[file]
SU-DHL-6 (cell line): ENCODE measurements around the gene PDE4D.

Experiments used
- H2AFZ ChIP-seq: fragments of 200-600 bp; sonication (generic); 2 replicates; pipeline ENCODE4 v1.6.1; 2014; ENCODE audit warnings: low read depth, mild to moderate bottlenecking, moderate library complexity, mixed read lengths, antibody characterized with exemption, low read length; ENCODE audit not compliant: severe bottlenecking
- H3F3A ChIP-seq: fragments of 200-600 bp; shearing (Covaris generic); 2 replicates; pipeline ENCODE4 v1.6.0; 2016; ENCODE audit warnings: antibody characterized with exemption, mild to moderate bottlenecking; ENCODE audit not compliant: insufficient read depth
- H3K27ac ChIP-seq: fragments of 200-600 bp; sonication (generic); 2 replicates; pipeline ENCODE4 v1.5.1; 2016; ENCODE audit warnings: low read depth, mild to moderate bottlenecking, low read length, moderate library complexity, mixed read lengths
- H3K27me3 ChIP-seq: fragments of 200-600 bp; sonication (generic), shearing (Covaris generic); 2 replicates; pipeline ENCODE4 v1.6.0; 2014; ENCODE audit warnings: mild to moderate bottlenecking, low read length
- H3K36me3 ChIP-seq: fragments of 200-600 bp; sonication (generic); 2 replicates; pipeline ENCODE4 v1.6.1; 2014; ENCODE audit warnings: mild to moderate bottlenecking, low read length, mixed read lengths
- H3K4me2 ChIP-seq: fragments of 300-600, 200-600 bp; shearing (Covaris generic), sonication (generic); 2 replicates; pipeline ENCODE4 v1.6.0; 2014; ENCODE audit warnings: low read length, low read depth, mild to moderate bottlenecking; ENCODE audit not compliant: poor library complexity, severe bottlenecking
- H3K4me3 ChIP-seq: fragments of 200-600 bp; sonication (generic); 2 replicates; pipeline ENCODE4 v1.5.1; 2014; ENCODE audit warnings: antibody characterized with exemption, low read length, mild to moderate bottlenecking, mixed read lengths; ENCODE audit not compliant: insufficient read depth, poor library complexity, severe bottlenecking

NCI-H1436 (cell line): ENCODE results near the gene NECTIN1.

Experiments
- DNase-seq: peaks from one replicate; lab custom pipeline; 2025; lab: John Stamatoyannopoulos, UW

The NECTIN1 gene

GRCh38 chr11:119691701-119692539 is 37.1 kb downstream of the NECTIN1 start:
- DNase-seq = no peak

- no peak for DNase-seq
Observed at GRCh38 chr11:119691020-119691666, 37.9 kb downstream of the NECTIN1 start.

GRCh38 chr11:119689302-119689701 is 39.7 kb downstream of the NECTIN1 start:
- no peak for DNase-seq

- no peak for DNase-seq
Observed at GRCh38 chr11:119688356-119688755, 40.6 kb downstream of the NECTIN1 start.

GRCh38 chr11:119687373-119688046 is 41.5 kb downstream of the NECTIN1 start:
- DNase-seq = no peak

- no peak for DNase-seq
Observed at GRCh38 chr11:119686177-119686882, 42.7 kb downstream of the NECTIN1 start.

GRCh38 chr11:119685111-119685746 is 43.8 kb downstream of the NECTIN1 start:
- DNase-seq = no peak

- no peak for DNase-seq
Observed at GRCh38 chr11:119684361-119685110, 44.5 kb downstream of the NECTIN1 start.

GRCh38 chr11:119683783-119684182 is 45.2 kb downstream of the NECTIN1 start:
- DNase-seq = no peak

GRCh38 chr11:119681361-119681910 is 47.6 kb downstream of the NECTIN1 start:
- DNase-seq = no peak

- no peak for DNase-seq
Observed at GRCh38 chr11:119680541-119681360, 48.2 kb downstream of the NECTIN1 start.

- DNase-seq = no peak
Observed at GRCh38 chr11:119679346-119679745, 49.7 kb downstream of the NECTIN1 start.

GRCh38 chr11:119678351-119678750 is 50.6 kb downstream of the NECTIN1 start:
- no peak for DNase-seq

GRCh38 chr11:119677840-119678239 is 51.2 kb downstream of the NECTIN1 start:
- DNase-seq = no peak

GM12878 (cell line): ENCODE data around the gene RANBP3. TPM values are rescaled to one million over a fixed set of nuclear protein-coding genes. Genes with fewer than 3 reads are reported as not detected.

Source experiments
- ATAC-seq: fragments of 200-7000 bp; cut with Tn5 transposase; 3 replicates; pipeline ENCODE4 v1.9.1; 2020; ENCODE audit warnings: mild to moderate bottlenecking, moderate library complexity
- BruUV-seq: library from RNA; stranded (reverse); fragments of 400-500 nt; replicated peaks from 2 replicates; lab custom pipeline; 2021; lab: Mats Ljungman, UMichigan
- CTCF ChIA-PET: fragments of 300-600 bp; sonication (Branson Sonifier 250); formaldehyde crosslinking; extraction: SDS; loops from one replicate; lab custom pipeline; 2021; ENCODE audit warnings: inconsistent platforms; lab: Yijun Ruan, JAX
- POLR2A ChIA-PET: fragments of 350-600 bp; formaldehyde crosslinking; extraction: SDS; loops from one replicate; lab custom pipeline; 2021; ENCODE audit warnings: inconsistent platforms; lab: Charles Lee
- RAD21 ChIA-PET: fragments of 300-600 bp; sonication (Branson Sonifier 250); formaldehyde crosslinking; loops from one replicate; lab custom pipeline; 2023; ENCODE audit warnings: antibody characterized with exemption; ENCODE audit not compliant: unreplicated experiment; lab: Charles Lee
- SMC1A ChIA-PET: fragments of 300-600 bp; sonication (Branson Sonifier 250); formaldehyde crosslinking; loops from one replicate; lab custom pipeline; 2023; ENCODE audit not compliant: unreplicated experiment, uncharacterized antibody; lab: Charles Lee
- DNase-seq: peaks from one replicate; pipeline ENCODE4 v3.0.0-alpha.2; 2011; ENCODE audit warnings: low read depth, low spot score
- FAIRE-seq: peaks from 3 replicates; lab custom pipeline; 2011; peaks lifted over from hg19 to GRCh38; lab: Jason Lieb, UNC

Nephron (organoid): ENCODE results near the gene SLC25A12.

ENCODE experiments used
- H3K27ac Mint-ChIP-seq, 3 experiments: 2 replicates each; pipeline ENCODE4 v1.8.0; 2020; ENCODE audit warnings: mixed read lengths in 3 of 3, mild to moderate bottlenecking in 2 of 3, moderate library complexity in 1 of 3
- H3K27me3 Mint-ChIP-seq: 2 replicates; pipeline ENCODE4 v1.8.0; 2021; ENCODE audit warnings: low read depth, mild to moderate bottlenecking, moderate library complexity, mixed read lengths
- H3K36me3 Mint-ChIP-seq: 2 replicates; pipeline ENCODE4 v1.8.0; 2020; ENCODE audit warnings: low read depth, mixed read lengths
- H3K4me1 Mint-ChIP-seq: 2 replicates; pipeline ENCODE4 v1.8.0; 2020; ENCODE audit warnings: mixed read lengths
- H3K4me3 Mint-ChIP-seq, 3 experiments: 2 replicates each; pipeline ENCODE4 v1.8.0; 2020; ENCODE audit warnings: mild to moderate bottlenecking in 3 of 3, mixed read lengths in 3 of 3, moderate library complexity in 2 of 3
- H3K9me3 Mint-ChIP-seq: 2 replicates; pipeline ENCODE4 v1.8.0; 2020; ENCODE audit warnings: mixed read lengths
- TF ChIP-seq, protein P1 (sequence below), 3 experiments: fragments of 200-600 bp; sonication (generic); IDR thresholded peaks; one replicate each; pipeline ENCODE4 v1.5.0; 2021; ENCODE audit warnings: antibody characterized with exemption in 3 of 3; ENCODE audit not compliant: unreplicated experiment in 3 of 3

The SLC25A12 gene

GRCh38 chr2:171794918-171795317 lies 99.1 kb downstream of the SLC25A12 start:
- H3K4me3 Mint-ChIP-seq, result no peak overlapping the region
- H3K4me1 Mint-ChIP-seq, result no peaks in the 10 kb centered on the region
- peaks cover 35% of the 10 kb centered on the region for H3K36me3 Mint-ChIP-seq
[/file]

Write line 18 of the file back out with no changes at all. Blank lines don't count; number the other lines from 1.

GRCh38 chr11:119689302-119689701 is 39.7 kb downstream of the NECTIN1 start: